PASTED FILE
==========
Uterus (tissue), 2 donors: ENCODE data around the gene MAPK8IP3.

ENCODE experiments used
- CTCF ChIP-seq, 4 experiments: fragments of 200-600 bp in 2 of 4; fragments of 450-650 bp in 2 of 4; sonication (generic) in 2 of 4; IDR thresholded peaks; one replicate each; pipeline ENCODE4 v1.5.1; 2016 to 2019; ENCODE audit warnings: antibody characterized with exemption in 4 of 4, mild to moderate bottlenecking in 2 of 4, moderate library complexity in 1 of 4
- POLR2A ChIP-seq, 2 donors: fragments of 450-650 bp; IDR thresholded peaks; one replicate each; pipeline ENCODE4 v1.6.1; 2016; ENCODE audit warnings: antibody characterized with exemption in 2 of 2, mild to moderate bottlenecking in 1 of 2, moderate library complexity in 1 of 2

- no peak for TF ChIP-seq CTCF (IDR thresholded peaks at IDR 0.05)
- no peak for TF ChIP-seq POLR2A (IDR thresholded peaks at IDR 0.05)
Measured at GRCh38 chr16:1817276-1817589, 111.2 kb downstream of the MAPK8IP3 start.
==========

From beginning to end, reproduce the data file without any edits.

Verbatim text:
Uterus (tissue), 2 donors: ENCODE data around the gene MAPK8IP3.

ENCODE experiments used
- CTCF ChIP-seq, 4 experiments: fragments of 200-600 bp in 2 of 4; fragments of 450-650 bp in 2 of 4; sonication (generic) in 2 of 4; IDR thresholded peaks; one replicate each; pipeline ENCODE4 v1.5.1; 2016 to 2019; ENCODE audit warnings: antibody characterized with exemption in 4 of 4, mild to moderate bottlenecking in 2 of 4, moderate library complexity in 1 of 4
- POLR2A ChIP-seq, 2 donors: fragments of 450-650 bp; IDR thresholded peaks; one replicate each; pipeline ENCODE4 v1.6.1; 2016; ENCODE audit warnings: antibody characterized with exemption in 2 of 2, mild to moderate bottlenecking in 1 of 2, moderate library complexity in 1 of 2

- no peak for TF ChIP-seq CTCF (IDR thresholded peaks at IDR 0.05)
- no peak for TF ChIP-seq POLR2A (IDR thresholded peaks at IDR 0.05)
Measured at GRCh38 chr16:1817276-1817589, 111.2 kb downstream of the MAPK8IP3 start.